Newspaper Page Text
THE FARMER AND MECHANIC.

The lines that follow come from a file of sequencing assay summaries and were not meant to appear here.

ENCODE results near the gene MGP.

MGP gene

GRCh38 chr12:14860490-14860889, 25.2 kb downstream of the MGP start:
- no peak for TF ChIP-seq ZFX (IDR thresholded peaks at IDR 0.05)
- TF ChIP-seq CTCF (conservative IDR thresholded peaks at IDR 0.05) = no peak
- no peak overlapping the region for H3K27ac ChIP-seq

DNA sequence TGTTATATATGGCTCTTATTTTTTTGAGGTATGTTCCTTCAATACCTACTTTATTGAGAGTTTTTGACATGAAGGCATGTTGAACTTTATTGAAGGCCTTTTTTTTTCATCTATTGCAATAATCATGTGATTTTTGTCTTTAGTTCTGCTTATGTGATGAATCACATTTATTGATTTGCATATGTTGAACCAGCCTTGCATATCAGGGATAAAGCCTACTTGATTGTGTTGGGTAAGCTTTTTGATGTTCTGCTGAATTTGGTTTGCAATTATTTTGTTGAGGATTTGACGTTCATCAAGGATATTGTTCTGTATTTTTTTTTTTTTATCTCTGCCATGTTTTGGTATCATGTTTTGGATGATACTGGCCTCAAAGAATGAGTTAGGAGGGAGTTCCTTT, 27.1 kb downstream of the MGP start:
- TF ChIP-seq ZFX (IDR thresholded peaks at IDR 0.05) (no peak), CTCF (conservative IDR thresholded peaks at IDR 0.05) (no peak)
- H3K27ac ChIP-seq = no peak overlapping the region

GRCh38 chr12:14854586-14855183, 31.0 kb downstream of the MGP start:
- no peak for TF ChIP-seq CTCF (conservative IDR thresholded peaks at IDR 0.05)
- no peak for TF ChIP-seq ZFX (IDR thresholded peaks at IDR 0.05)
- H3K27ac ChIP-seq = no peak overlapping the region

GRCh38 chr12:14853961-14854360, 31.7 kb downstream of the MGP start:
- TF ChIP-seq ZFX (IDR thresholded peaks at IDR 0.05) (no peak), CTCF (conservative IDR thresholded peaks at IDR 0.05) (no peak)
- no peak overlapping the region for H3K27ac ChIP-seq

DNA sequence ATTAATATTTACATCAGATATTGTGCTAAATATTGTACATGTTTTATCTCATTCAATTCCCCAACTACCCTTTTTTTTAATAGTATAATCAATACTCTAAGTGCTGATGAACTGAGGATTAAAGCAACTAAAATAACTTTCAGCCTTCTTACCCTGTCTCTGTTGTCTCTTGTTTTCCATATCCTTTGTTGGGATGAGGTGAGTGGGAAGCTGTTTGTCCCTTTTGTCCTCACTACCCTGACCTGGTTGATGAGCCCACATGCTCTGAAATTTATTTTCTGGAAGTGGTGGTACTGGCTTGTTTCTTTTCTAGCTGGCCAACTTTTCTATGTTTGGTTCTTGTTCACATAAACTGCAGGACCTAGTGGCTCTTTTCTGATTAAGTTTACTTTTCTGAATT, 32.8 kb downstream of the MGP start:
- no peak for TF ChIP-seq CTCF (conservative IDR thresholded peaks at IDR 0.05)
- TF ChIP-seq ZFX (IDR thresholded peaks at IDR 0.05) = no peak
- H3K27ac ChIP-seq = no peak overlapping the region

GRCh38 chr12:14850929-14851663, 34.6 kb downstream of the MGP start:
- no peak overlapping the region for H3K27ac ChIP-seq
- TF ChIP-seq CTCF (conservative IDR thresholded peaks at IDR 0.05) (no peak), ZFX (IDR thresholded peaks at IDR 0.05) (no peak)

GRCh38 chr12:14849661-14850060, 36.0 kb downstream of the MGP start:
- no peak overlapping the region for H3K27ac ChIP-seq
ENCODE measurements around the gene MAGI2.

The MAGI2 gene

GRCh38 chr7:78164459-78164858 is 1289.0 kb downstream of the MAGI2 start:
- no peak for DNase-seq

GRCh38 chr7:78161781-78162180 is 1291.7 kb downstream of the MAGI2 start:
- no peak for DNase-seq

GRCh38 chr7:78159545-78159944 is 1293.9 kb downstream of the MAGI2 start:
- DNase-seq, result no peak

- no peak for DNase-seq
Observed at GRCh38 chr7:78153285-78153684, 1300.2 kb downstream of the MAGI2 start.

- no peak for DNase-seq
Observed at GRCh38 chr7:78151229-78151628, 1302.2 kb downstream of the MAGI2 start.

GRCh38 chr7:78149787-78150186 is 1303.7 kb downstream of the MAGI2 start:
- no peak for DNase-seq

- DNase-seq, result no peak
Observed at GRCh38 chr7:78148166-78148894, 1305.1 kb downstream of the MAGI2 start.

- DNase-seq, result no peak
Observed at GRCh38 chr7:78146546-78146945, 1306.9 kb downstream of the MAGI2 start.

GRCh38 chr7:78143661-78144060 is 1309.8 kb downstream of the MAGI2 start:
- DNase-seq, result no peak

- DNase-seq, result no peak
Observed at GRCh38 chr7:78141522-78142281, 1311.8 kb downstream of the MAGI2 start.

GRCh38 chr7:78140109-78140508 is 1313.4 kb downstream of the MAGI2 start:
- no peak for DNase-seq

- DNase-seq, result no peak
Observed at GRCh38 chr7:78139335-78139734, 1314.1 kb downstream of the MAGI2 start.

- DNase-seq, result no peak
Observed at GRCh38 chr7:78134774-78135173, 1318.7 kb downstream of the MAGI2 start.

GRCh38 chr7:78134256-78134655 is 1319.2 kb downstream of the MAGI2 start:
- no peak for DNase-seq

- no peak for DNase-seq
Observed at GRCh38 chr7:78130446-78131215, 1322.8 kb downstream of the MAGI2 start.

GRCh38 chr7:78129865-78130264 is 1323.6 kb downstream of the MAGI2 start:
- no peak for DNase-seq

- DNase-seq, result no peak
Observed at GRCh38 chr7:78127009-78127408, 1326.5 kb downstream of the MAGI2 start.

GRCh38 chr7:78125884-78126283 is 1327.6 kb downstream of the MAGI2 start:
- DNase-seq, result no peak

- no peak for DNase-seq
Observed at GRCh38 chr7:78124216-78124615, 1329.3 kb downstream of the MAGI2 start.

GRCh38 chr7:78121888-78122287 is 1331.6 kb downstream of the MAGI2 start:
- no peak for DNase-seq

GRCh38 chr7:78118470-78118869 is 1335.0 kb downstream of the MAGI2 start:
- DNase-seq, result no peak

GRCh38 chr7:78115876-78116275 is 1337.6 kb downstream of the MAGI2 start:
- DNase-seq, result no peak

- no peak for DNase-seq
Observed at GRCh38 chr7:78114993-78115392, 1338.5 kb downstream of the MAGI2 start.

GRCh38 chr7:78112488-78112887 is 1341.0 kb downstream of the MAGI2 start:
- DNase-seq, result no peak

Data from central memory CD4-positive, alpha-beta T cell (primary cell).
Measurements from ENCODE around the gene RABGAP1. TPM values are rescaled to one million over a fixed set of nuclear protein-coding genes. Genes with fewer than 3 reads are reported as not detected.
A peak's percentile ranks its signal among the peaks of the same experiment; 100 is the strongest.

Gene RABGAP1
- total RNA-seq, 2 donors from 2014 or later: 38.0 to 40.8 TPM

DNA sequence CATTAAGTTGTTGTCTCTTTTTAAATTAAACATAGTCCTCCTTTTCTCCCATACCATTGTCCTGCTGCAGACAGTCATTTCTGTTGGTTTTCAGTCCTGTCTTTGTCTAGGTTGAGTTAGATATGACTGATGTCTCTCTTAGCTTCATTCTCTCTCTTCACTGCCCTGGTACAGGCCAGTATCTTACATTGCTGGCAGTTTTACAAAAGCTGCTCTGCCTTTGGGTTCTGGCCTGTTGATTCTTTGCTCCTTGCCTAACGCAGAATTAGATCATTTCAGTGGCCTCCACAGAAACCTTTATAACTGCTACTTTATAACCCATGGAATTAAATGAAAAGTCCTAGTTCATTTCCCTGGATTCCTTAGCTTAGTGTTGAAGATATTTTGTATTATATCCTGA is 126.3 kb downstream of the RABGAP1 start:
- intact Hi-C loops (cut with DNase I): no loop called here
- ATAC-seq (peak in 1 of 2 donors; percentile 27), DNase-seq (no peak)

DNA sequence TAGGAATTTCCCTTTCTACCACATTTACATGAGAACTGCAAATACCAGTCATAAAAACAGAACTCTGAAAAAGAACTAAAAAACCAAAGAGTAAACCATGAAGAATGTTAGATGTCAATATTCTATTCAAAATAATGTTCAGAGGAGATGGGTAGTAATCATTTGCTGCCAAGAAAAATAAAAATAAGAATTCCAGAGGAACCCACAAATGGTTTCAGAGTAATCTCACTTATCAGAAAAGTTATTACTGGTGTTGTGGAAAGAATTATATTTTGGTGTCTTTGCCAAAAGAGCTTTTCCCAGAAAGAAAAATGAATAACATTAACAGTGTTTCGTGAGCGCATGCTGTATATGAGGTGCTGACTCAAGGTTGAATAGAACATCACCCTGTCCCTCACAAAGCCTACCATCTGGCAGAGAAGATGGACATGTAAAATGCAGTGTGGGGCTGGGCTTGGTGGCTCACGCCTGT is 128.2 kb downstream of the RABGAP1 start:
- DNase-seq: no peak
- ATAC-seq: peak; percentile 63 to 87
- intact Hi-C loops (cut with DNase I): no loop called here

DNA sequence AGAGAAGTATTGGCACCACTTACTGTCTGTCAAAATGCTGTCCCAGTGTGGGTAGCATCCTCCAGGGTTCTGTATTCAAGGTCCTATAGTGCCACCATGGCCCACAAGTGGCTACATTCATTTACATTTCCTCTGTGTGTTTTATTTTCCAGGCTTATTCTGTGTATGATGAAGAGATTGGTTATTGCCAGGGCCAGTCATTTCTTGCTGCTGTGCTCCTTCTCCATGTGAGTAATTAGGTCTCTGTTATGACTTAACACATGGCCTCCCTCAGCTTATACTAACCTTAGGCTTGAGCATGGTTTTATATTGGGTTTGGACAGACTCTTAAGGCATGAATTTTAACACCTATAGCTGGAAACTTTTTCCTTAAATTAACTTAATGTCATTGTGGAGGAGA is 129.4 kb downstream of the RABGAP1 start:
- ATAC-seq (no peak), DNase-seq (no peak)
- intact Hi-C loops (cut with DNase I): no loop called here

The Farmer and Mechanic WEEKLY, NON-PARTISAN PAPER- FOR THE HOME, FARM, SCHOOL, FACTORY AND FIRESIDE. RALEIGH, N. C. CAREFUL AS TO COTTON. Communications in Agricultural Topics and Questions Relating to Labor and Education In vited. THE FARMER AND MECHANIC, Raleigh, X. C. Entered at the postofflce at Raleigh, N. C, as second -class mall matter. ALL FOR $1.70 There has never been offered in North Caro lina so much good reading for so little money as we are offering under the following proposition: For $1.70 we will bend the following for one The Weekly News and Observer, an eight pgo weekly newspaper. The Commoner, an able monthly journal, published -by William Jennings Bryan. The Farmer and Mechanic, sixteen page North Carolina Iwmc and rarm weekly journal. Thus for One Dollar and Seventy Cents you can get all thCM papers one year. V. C. MOORE, Manager. Mo rn ing Toni 1C (Isaiah i: 17.) LEARN to do weU; seek judgment, relieve the oppressed, judge the fatherless, plead for the widow. Wo have with us now the football season. The figures of that loan appear now to be on the toboggan in place of the elevator. Going down. Chicago having had its Eastland horror in vestigation New York counters with an investi gation of its subway dynamite blow-up horror. Bulgaria will; Bulgaria won't. Bulgaria is hlill the riddle that is Balkan 'em all. That's neat, now isn't it? The youngster and the fiobert rifle i a com bination which should be watched. A seven v ear-old boy of Scotland Neck has just acci dentally shot his two-year-old brother. Those Raleigh people who have been pes tered and bitten by mosquitos of late in Raleigh will please just think it was a dream, is the advice of our aggrieved afternoon local con temporary. It i. announced, that the next Republican Na tional Convention will go to the city making the highest bid. that it will cost the selected city about $500,000. Getting in the auction clans like Bulgaria! And now Ty Cobb ha.s gone and broken the teeord in the American League for stealing bases, SO bases being put down to his credit thus far in the present .reason. Another case of base work. It is certain that the man named Onion who i running for ofiiee in Illinois is going to make a strong race, juM an certain, in fact, that the candidate named Catts in another State is going to make a noise in his contest Lead us to Bremen. They are ready there to pay ltJ cent? a pound for a million bales of American cotton. But what would be the price offered for a glass of water in the heated lower legions? It's the delivery that is the trouble. At the rate the discussion is proceeding- it looks as if pretty soon it will be charged the liner Hesperian was trying to torpedo a subma rine and that it was the "busting" of a gun aboard that vessel which accounts for the piece t.f torpedo metal found on its deck. Trices for cotton are up. The staple is sell ing at around eleven cents a pound, and men who study cotton, figures are expressing their belief that the market is going higher. In some parts of the South organizations are urging the farmers to hold for twelve and one-half cents a pound, and some are advocating a wait for fifteen cents a pound. This should be borne in mind. No one knows what cotton is going to do. It is an "onsartln" problem. Some one has said "cotton is a darned fool." In place of going on up, there may be a Change, and It may go the other way. The matter of fluctuations requires careful study, and when this is made there should always be held in mind that if cotton is dumped on the market with a great rush this invitee a drop in prices. Cotton is not going to spoil because it is kept on hand. It is not a perishable product. Sena tor Ellison D.JSmith, of South Carolina, in his address before the Raleigh Chamber of Com merce last week, told of a South Carolina bale 52 years old in which tbe staple was in perfect condition, the cotton graders being unable to say whether it was two or more years old. It is a product which is always of value, and being a commodity of the non-perishable kind it can be kept indefinitely. Cotton producers who owe money should not hold off selling cotton to the hurt of the men who have advanced money or given credit. Squared accounts should be the first thing. Then there should be careful watching of conditions, for no man wants to sell cotton at a low figure when if by waiting a little while more money could be obtained. Circumstances should guide, and as for us when cotton' is selling around eleven cents a pound we are going to tell no man not to sell or to sell. All that we can say is that the price is good, and that the advices we receive is that the market has an upward trend. Now the, reports come that there is to be a citizens' military training camp at Fort Bliss, Texa. Permit u to suggest that this will be a case of shaking a red flag in the face of one V. Iluerta, now on the inside of the bars at the aforementioned Fort Bliss. In all this commotion about the billion dollar loan to the entente allies, the mobilization of Bulgaria and Greece, the usury charges against banks by Federal Reserve Commissioner Hard ing, the 80 per cent valuation of property in Mecklenburg, do not let us forget that Carranza is still about. ALL TO THE GOOD. August is usually a month in which there is not expected an especially large business, one of those summer months when affairs move slowly. Yet last August our imports amounted to $141,729,635, the largest recorded in any pre vious August except 1912, when they were lar ger by some $13,000,000. And in August our exports were greater than our large imports by $120,246,133. If such figures as these do not show prosperity, what are we to expect from prosperity ? - This country is getting in a stronger finan cial position straight along, and bountiful crops abound. The South is seeing the price of cotton climb. But to return to this matter of imports and exports consider this from the New York Commercial: Calamity howlers have been minimizing the importance of our enormous exports as an indication of domestic prosperity by showing that our imports had fallen -off and by claiming that this proved a lack of buying power and consumptive demand which should accompany real prosperity. They were wrong, because the decrease in our imports was due to our inability to get merchandise from Europe and not to our inability or lack of desire to pay for it. Importers are adjusting their operations to changed conditions. Had we b sen able to import articles that we need and would gladly buy from Germany and Austria our August imports would have broken all pre vious records. When the people of this country import on a large scale and buy home-made automobiles in record breaking quantities it is hard to deny the existence of well distributed prosperity. August exports exceeded the large im ports by $120,248,133. August is usually a slack month and if the increase later in the year are proportionately great we will prob ably accumulate a favorable trade balance of two billion dollars for the calendar year. 'Hie billion-dollar mark has already been passed and the heavy movements of grain and cotton are yet to come. August records were surpassed in earlier months, but the maintenance of our foreign trade in the dull season is very encouraging. 'The Farm Life Edition" of the Yadkin Val ley Herald, of Salisbury, an issue of 24 pages in three sections, is an attractive and valuable newspaper publication. Farming and farm prob lems are given attention by men who know practically of farm conditions. It is not a "boo-t" or show edition, but carries a message to men and women who want to know about farms and farming from men who know. It is a helpful edition issued in first-class style and reflects the highest credit on Editor J f Hurley. EXPER FENCE AND THE vOHu. There are big chunks of wisdom ii view with Governor Crai puIUm - . paper this morning. lie does r.-.-t i words, but In condensed form he Y ill, n yj iu luc iuiui. The South has learned by expei says, that it must not bank entirely on r,. that it must diversify. Truly he iv.ys was hard hit last vear when cotton ..... ing towards bottom figures, but from -ha ns of those days he well holds :hn.T . learned a lesson which will pay for in cc if tVierft ia -practiced diversification ...... are ready for the emergency. This year the emergency ann.wr- - - - - - . .j, agree with Governor Craig that the b'. -; that helps is that Secretary- of the Tr McAdoo grave the assurance that therp w : millions of American dollars of poc:-r.:;, could borrow at six per cent to tide ot the market went up. This Inspired -ho producers with confidence and they wore r . to sit steady, and have been sitting sf-auy. The assurance of money backing gY..-r. Secretary McAdoo, as Governor Craig well x, 'Vd much to do with thf nrpssnt n-.-.m.,. dition of the cotton market." It shows U..v; Democratic administration is the frir-.i . f farmer, just as it is the friend of ail the ?v Indeed it is good for the people of this c ur. trsf Vio Tl a m n n t q rr $c in r-Viivenk ',ti.i t , vi- row Wilson is President The policy ..f nartv rvnd tVip. n.d minist m t ? tin of iffnV. 1.. - ,. dent Wilson, are things which are makin- in these present days. THE FORUM OF TOE PEOPLK. This morning there will be found oi an..; page a number of communications to the n and Observer in a department which thin has designated as "The Forum of the iv,.r They give the views of their writer u. topics of present day interest. Same of these articles are som.-w h .j ;. than we desire for that department, but in tions this paper makes use of those n lu.r.d the same lime asking tnat tnose or our v-:, who hereafter contribute to that drp i.? ti;e : brief, keeping their letters inside of tlue I dred words whenever possible. Longer i munications may have to be carried ovr then may never be used, as their timtiin-s have departed. ers on matters of live interest of th" l.v subjects which merit a place in its column, order to be published such comimniKa' must always be signed with the name - r writer, as tlie Jews and Observer ot.e,-: n- . lish anonymous communications. The war in Europe has certainly n :r -i news values. Under a one-line heading in papers or yesterday tnere appeared: !-: tons gross, from New York Sept'-int-et- l- That was all. In other days it would Ik.. a scare head story of at least a -jIumn. SecTctary Garrison. Raleigh now gets in the spotlight with other places in the jitney mix-up. New York Times The place for Lindley AI. Ourn.s..!. - head of the War Department. As -r War he has developed extraordinary ';" the nation will expect him to rnn tirv r post untii the work of strengthening ' defenses, which he has undertaken carried out according to his well-torm'-'. A change in the department might n-sjo -plexities. Secretarr Garrison ha s .stuu; situation tnorougniy, nis views ar i is a man of moderation whose ideus extravagant, he is not a militarist. Th- : of the views of certain public men on o it : militarj' needs are so extravagant un.i so great ignorance of existing conditi"' -throw into high relief the wisdom. ! ' and intelligent conception of his d-ny "x by Mr. Garrison. We do not believe he can b imr v1'' sign his position by a promise of : n- . next year for the Governorship of X'--' it. . i . j" a t i , i : ur me lure oi a enatorsnip. nif end is probably as futile as it is unwi.-' is not encouraging to know that aurny making to get him out of the War DP;,! before the end of his term. There i- aeai or. nard vork tor Mr. (iarrison there, and there is not too much time v in. He is the one man now in the a dm tion best fitted to check ihe opponent -sort of army extension, to combat the '-xu ana 10 oring aoout a tnorougn j-i"i" United States Arrnv on a wise and e 'r r- -r